SÃO PAULO – Human rights activists in Brazil are protesting a decision by President Jair Bolsonaro’s Ministry of Defense to celebrate the March 31, 1964 military coup in the country.

The Bolsonaro administration has commemorated the event, which began a two-decades long military dictatorship in the country.

The defense ministry’s statement said that the coup carried out by the armed forces that day, impeded the implantation of a “totalitarian regime” and led the country to a “time of stability, safety, economic growth, and political maturity.”

The ministry also claimed that several segments of society, including “the families and the churches,” mobilized then to “reestablish the order” which had been disturbed by the Cold War.

Supporters of the military dictatorship, which ended in 1985, have claimed for decades that the coup was necessary to defeat a Communist-led revolution, which was supposedly imminent.

For most Brazilian historians, that is an ideological attempt to justify the regime, which was officially held responsible for the killing or disappearance of 434 people and for the direct or indirect deaths of more than 8,000 members of indigenous groups.

Especially after December of 1968, the regime became even more repressive, and most civil rights were suppressed. The press was subjected to censorship, thousands of people were arrested without the due legal process, and dissenters were constantly monitored by undercover agents.

Bolsonaro, a former Army captain, has defended the military dictatorship’s legacy for years, cultivating direct ties to former agents of the regime.

During the parliamentary session which resulted in the opening of an impeachment process against former President Dilma Rousseff in 2016, Bolsonaro – then a congressman – gave his vote to Colonel Carlos Alberto Brilhante Ustra, one of the most notorious torturers of the period.

During his administration, Bolsonaro has praised the dictatorship on numerous occasions. On March 31, during a ceremony in the capital Brasília, he again commemorated the coup and praised the regime, saying that “the ones in the government in that time have done their jobs.”

“What would Brazil be without the works of the military government?” he added.

According to theologian Leonardo Boff, a longtime human rights advocate who fought against the military regime, the officers who defend the dictatorship are “reproducing what they hear and what they are taught at the military academies.”

“They think that the military coup was a heroic act of the military, which freed Brazil from Communism. Communists [for them] were everybody who wanted social reforms, especially land reform, and a more just country,” he told Crux.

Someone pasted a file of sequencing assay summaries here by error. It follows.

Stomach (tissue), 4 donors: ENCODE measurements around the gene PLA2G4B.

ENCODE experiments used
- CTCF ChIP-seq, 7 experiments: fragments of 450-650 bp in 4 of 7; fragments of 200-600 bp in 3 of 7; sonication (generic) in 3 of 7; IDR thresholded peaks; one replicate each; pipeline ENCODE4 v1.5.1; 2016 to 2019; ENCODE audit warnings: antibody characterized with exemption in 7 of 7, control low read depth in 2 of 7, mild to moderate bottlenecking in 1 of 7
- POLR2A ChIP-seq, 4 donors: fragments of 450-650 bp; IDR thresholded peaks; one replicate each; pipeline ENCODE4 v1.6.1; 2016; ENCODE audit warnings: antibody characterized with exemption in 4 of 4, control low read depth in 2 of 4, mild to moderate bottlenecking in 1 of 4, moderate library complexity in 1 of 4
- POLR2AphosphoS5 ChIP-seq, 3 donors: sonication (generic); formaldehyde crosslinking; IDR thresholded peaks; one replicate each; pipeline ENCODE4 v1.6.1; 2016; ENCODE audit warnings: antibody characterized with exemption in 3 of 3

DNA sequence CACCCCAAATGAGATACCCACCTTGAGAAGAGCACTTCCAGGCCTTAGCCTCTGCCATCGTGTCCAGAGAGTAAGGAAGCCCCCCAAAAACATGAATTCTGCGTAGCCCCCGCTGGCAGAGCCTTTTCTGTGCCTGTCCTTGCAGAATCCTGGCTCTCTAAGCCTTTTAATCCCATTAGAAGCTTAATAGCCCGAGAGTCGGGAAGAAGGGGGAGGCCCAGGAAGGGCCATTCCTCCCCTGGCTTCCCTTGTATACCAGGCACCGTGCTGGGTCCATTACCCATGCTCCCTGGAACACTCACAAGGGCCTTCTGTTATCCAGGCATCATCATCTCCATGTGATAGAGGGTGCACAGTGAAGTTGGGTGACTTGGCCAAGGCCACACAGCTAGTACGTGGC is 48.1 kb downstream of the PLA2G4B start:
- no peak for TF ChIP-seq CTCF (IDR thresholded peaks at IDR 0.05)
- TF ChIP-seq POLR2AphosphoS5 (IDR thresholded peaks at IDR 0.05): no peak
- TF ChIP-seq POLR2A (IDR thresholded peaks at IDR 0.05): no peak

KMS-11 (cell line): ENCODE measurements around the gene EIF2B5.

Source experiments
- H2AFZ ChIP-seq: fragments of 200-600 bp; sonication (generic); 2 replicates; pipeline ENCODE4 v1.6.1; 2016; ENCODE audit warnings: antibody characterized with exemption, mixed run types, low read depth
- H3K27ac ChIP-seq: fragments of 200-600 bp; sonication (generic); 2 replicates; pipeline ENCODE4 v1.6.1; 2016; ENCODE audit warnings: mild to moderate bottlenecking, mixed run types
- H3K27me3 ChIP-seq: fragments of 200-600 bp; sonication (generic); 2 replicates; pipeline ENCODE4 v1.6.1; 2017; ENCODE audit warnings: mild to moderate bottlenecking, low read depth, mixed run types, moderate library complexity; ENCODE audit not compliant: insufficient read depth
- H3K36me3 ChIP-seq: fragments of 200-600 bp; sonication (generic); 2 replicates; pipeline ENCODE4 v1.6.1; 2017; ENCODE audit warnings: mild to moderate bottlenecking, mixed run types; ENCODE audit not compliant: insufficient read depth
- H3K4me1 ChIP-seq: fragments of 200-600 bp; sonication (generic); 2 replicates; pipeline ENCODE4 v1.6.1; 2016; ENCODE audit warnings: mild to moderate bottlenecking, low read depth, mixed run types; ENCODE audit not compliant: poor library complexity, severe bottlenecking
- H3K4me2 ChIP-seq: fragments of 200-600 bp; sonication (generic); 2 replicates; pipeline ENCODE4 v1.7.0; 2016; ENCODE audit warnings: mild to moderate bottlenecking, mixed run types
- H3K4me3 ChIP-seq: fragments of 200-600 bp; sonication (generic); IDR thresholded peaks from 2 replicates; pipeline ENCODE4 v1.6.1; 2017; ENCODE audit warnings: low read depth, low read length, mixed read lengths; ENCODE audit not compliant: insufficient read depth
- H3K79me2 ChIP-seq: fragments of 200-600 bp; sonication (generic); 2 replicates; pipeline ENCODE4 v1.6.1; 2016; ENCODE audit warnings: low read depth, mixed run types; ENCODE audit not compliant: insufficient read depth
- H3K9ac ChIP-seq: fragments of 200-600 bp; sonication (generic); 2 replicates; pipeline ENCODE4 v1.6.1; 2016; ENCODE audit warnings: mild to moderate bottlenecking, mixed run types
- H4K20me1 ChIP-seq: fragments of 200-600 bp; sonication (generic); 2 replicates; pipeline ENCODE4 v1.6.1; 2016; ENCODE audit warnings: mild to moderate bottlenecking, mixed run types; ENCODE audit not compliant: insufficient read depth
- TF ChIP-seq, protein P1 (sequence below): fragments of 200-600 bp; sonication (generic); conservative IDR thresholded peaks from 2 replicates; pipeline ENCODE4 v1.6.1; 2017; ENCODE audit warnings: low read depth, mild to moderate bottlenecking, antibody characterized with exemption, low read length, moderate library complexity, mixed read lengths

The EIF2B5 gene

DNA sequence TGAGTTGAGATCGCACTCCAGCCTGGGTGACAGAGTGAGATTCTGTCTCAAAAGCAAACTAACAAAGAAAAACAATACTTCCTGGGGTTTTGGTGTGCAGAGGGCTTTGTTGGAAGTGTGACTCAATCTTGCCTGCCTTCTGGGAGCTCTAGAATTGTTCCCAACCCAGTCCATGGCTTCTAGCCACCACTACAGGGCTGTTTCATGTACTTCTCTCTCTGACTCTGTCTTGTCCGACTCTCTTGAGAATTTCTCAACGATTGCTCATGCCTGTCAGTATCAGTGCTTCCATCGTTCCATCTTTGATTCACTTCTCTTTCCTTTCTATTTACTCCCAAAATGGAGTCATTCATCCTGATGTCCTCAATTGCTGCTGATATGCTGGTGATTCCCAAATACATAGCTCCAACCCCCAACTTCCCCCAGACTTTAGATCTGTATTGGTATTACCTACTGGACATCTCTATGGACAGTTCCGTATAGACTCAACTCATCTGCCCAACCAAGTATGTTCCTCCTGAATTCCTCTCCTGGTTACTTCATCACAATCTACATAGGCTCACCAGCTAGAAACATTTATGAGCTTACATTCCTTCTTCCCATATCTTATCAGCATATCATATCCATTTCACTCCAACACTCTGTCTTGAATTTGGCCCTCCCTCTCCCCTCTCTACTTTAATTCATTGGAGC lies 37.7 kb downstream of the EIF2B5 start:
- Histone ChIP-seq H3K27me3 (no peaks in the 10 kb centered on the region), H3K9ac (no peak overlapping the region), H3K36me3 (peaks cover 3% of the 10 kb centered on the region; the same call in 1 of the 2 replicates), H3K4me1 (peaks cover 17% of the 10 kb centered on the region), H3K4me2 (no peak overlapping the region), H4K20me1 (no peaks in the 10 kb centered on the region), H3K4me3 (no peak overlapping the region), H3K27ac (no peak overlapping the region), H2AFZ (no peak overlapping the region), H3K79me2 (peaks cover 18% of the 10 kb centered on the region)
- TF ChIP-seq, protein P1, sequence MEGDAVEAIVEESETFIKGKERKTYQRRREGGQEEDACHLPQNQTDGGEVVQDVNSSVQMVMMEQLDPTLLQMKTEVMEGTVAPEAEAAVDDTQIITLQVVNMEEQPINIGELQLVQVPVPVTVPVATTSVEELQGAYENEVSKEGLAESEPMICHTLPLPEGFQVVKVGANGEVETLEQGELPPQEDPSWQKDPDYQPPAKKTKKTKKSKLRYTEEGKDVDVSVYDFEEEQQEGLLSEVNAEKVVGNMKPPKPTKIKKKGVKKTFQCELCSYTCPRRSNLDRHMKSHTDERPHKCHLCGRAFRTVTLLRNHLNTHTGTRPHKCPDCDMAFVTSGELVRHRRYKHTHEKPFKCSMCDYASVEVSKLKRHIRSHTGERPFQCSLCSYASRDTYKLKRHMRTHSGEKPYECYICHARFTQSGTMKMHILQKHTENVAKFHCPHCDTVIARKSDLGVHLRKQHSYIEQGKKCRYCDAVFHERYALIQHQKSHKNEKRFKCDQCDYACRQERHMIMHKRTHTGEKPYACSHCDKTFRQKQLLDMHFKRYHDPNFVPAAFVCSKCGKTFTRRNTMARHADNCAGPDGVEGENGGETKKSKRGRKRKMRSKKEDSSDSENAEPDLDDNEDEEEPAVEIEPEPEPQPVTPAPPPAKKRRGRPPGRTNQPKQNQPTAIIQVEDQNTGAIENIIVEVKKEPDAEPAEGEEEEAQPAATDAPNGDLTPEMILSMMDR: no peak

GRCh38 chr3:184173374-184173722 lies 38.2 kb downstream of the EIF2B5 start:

Boff said the true history of “persecution, torture, and death perpetrated by security agencies” has never been properly told, so there are people who long for the return of that regime.

“In the case of the military, it is dangerous. They surely can stage a coup again. But I do not think it would be successful, because they would face resistance from popular movements, the judiciary, the Supreme Court, and a relevant part of the popular democratic parties,” he said.

Political analysts in Brazil have predicted that Bolsonaro could increase his anti-Communist rhetoric in 2022, when he will run for reelection in October. His main opponent is former President Luiz Inácio Lula da Silva, the founder of the left-wing Workers’ Party. Some fear that if Lula wins the election, Bolsonaro and the armed forces might try to prevent him from taking over.

“I do not think there is a risk of a new coup, even with a victory of Lula. There is an institutional arrangement with a democratic apparence which pleases bank owners, big land owners, and big capital. A military intervention is not necessary,” said Bishop emeritus Mauro Morelli of Duque de Caxias.

Morelli was studying at a seminary in Baltimore in 1964 when the military coup took place in Brazil. At that time, he took part in a march led by Dr. Martin Luther King in Washington D.C., and later became one of the most active members of the Brazilian clergy in the organization of resistance during the dictatorship.

He considers that the democratization process after the fall of the military regime was accelerated by Lula from 2003 to 2010 and by Rousseff from 2011 to 2016, despite the flaws of their administrations. With her impeachment, “the process was aborted.”

That may explain why Bolsonaro and the military have been feeling comfortable enough to promote their view of the dictatorship’s history.

Many members of the clergy have opposed the Defence Ministry’s pro-dictatorship order of the day. According to Father Julio Lancelotti, the archdiocese of São Paulo’s vicar for the homeless and a well-known human rights activist in Brazil, Catholics should not “disrespect history.”

“Catholics must show their respect to the memory of so many people who died after the 1964 coup, of so many tortured and disappeared,” he told Crux.

“Catholics must promote truth, justice, compassion, and mercy, never violence.”